Static I.P. on the Pi


12 posts
by D.E.L.B. » Fri Jul 06, 2012 7:34 am
I had a look at this video:
http://www.youtube.com/watch?v=kcqQwBpB3Rw&feature=plcp

I got my gateway, IPv4 address and subnet mask through IP config on Windows, and changed the I.P. address from my router onto the Pi, I changed the last digit to 121.

It didn't work, and now my Internet has also messed up, what can I do to fix this?

I went through:
Code: Select all
cd /etc/network
sudo nano interfaces


Changed the DHCP to static, and all of the things that the video suggested, changed the last digit of my IP to make it static, and it didn't work.
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by Jokke » Fri Jul 06, 2012 4:08 pm
Hi,

It's a bit difficult to tell as we do not have info about your network configuration. I think the safer way to do that is record your PI's MAC address (# ifconfig -a) leave the interface setting to DHCP and log in to your router. From the routes DHCP menu you can set up static lease for the RPis MAC address. This way if you did miss something or have typo there, you will not break your network, the RPi will just get dynamic IP.
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by D.E.L.B. » Fri Jul 06, 2012 4:18 pm
Jokke wrote:Hi,

It's a bit difficult to tell as we do not have info about your network configuration. I think the safer way to do that is record your PI's MAC address (# ifconfig -a) leave the interface setting to DHCP and log in to your router. From the routes DHCP menu you can set up static lease for the RPis MAC address. This way if you did miss something or have typo there, you will not break your network, the RPi will just get dynamic IP.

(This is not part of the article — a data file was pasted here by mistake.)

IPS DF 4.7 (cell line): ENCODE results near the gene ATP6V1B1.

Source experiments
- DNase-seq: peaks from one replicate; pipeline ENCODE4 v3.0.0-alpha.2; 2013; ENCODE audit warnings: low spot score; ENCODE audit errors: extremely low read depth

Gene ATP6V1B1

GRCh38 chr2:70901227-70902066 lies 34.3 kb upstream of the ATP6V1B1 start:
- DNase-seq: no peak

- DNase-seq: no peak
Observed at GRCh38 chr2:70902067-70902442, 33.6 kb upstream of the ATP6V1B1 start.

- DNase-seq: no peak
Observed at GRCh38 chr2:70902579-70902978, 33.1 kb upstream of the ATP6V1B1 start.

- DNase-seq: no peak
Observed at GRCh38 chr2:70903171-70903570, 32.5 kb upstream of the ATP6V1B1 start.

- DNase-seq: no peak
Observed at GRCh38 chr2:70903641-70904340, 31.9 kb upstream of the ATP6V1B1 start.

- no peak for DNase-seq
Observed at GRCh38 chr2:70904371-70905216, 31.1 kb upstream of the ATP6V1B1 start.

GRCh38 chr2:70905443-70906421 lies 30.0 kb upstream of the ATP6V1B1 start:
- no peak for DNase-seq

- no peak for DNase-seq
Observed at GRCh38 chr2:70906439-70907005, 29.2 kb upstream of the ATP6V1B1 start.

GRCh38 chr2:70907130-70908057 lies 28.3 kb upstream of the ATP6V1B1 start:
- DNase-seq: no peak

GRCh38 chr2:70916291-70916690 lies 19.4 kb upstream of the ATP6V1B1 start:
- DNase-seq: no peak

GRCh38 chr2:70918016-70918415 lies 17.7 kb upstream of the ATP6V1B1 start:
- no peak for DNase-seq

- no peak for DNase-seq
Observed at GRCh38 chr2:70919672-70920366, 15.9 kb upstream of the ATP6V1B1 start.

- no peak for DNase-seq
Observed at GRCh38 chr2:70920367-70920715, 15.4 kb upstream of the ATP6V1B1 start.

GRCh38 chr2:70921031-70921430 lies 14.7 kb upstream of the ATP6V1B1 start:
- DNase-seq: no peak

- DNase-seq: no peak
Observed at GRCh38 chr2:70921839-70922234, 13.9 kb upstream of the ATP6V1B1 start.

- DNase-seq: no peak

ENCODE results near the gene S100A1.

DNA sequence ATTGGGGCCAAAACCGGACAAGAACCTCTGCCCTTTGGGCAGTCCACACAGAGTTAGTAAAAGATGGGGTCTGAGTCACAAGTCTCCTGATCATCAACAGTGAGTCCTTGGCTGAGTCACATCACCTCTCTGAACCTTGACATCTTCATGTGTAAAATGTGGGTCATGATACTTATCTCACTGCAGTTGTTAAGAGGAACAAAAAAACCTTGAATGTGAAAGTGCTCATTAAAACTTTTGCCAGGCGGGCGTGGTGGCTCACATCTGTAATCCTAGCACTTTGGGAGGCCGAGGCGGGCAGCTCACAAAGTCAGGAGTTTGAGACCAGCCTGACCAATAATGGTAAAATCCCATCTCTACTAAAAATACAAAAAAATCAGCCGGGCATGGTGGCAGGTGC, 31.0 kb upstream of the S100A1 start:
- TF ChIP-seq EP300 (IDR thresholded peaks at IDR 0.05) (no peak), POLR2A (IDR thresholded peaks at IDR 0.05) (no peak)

I messed up my configuration really bad I had to reformat the SD card :P.

I will try the Static IP shortly, and will take in what you've just said in-case anything does mess up again! Before I reformatted the SD card, I potched about with the settings so much that not even I knew what the hell was going on.
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by bredman » Fri Jul 06, 2012 4:57 pm
Before editing a configuration file, it is a good idea to make a copy of the original file. For example to make a copy of the network interfaces file
sudo cp /etc/network/interfaces /etc/network/interfaces.backup

If you really mess things up, you can copy the backup file back to the original location
sudo cp /etc/network/interfaces.backup /etc/network/interfaces
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by bredman » Fri Jul 06, 2012 5:00 pm
If you want to configure a static IP address, search the internet for tutorials on IP networks.

You will need to understand concepts such as
- subnetwork
- network address
- dynamic (DHCP) address range
- static address range

You can't pick a network address at random. It must be an address in the static address range within your subnetwork.
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by D.E.L.B. » Fri Jul 06, 2012 5:11 pm
bredman wrote:If you want to configure a static IP address, search the internet for tutorials on IP networks.

You will need to understand concepts such as
- subnetwork
- network address
- dynamic (DHCP) address range
- static address range

You can't pick a network address at random. It must be an address in the static address range within your subnetwork.

http://www.penguintutor.com/blog/viewblog.php?blog=6306

What does this mean exactly?